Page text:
Advanced Micro Devices Inc. has filed a broad antitrust lawsuit against Intel Corp., claiming Intel illegally maintains a monopoly in the PC processor market.
AMD, which announced the suit on Tuesday, offered a long list of examples in which it says Intel has used its position, including its ability to offer product rebates or to dole out funds, to influence PC makers to limit their purchases of AMD chips.
The suit, filed Monday afternoon in Delaware, claims that Intel has violated the Sherman Antitrust Act, the Clayton Act and the California Business and Professional Code by influencing the product plans of computer makers and therefore limiting consumers ability to choose between different types of products, AMD said in a statement.
Technically, just having a monopoly isnt against the law. But abusing the power that comes with one is.
Thus, in order for AMD to gain court intervention, it must prove first that Intel has a monopoly—thats something thats apparent when looking at the companys market share, according to AMD—and then that Intel used its dominant position to maintain the monopoly illegally. AMD said it believes that it has enough proof there as well.
The suit identifies 38 companies that AMD says Intel has pressured in one way or another. It says, for example, that Intel put pressure on Hewlett-Packard Co., whose PCs come with AMD chips, to limit its use of them.
The suit also says Intel used financial incentives in an effort to persuade Dell Inc., which does not use AMD chips, not to do so.
AMD said that its using the suit as part of an effort to level the playing field, and that its own market share would be higher if Intel werent using its market influence to prevent PC makers from using AMD chips.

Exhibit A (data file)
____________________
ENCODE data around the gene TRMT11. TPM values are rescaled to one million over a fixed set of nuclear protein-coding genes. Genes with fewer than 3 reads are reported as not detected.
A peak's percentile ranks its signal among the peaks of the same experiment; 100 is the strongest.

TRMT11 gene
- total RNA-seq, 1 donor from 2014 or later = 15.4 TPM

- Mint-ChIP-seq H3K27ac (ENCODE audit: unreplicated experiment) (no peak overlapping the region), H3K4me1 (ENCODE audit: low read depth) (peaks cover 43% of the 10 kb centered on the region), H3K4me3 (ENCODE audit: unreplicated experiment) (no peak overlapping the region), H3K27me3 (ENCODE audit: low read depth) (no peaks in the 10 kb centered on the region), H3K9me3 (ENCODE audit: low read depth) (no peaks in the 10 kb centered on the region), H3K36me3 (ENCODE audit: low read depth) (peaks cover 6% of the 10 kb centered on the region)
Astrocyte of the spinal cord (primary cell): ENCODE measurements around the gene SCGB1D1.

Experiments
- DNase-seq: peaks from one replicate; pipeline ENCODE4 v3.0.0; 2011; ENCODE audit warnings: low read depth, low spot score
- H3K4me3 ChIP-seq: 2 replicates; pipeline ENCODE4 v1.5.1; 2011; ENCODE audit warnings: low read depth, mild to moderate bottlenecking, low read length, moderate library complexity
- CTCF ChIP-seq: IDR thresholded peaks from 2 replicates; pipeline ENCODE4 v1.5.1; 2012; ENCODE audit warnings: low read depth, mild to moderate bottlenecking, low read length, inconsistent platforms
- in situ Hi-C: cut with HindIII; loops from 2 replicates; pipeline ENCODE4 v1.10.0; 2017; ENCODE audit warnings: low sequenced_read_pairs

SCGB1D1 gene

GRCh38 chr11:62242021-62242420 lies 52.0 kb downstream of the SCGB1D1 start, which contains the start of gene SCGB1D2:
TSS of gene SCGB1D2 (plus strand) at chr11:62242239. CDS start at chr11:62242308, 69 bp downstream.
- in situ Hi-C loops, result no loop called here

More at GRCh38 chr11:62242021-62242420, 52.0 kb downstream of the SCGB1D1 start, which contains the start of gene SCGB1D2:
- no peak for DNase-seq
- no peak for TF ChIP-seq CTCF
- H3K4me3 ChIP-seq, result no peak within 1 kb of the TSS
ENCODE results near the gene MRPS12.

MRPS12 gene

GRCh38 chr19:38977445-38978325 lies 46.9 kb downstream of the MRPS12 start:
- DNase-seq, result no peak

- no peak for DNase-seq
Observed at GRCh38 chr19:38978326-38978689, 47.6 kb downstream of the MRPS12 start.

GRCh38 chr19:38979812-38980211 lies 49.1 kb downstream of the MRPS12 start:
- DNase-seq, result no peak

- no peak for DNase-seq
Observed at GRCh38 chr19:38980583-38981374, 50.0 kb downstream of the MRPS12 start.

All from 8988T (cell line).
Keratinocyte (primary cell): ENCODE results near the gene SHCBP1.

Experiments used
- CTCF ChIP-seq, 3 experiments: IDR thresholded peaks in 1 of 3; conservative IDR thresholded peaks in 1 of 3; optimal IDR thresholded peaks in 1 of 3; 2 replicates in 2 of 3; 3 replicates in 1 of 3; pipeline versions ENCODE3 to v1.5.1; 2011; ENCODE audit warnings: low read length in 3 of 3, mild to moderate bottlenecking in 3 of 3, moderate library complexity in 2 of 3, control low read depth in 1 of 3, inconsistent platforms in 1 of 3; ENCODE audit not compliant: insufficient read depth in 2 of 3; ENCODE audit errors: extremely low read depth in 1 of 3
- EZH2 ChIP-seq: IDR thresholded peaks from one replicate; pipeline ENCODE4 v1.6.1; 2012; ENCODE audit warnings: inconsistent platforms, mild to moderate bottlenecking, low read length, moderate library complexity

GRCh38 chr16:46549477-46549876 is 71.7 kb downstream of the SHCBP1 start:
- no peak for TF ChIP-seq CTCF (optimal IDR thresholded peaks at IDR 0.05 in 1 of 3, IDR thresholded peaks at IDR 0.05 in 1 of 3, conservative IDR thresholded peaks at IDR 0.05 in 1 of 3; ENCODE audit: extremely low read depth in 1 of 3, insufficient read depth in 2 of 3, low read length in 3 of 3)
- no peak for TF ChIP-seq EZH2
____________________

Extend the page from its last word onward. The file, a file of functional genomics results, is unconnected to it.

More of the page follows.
The chip maker also says its representing the interests of consumers. Consumers would have greater choice and their computers might ultimately cost less if Intel and AMD were able to compete more directly on technical merits and price, AMD executives said.
Shutting out AMD chips from computers keeps AMD from competing on both fronts, the company said.
“We just want to be able to go in and be able to compete product by product for business,” said Drew Prairie, an AMD spokesperson. “Were coming at this from a position of strength in terms of having the best product portfolio weve ever had … and still our market share hasnt grown in the past few years the way our products would indicate it should have.”
Intel, in any given quarter, typically commands around 80 percent of PC processor shipments. During the first quarter, Intel garnered 81.7 percent of the market versus AMDs 16.9 percent share, according to Mercury Research.
AMD has cooperated with several investigations of Intels practices, including a recent action by Japans Fair Trade Commission and an ongoing European Commission investigation into Intels practices there.